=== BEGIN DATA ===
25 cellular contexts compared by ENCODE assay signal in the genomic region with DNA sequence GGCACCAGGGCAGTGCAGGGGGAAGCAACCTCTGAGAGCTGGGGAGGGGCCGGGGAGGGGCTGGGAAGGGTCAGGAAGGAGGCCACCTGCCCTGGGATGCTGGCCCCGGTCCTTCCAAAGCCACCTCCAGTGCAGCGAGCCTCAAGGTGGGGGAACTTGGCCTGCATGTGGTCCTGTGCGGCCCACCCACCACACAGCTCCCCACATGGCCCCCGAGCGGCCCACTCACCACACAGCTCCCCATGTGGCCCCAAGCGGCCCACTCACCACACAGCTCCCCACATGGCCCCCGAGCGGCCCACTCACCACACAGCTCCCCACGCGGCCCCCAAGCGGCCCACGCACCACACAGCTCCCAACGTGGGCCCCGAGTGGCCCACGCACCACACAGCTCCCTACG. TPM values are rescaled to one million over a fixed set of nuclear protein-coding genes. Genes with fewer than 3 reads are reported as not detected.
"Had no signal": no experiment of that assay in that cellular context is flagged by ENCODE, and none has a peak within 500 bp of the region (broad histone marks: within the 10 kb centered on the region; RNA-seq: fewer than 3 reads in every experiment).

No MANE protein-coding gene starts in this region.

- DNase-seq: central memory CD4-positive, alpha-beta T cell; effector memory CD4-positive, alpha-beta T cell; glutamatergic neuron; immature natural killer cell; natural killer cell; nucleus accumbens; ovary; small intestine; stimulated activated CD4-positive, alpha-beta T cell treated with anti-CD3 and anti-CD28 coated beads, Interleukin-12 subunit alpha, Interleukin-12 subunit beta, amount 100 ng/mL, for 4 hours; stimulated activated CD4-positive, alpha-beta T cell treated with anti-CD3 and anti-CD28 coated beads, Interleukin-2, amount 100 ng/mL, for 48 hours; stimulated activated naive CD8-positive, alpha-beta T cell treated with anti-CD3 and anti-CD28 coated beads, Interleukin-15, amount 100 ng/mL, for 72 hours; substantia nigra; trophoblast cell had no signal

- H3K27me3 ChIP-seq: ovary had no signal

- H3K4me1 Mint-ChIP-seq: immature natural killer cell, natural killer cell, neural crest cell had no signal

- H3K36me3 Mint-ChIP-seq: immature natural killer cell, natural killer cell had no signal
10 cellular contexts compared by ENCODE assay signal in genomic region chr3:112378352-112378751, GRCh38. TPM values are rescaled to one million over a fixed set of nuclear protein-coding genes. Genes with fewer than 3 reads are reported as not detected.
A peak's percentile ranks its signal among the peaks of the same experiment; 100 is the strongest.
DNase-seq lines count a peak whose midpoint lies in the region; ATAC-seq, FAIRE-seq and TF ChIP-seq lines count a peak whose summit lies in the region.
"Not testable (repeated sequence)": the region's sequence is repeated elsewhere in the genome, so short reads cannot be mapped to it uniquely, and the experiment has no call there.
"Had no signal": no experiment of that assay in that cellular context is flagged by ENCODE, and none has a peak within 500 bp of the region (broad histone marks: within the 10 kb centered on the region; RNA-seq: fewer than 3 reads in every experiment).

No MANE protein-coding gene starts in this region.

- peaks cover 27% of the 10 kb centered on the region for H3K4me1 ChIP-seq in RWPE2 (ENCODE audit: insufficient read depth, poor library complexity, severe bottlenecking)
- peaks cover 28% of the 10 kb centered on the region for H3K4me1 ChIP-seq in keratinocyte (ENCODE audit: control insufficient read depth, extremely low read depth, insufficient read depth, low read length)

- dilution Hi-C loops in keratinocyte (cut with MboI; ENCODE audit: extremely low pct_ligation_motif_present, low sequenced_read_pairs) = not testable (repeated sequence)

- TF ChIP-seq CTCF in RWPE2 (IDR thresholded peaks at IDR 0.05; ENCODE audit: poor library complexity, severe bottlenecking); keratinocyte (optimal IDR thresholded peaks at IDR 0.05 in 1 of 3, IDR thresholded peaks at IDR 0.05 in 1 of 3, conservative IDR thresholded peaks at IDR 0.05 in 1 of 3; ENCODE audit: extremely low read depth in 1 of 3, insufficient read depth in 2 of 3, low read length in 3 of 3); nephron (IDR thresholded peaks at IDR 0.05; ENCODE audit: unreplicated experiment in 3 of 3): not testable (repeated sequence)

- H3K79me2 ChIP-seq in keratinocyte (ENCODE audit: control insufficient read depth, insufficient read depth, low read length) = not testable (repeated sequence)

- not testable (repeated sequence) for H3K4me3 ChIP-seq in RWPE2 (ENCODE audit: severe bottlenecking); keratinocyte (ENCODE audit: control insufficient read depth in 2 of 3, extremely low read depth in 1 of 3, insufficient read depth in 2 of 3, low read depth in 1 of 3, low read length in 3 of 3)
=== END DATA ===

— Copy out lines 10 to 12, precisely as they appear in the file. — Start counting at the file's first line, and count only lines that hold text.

DNase-seq lines count a peak whose midpoint lies in the region; ATAC-seq, FAIRE-seq and TF ChIP-seq lines count a peak whose summit lies in the region.
"Not testable (repeated sequence)": the region's sequence is repeated elsewhere in the genome, so short reads cannot be mapped to it uniquely, and the experiment has no call there.
"Had no signal": no experiment of that assay in that cellular context is flagged by ENCODE, and none has a peak within 500 bp of the region (broad histone marks: within the 10 kb centered on the region; RNA-seq: fewer than 3 reads in every experiment).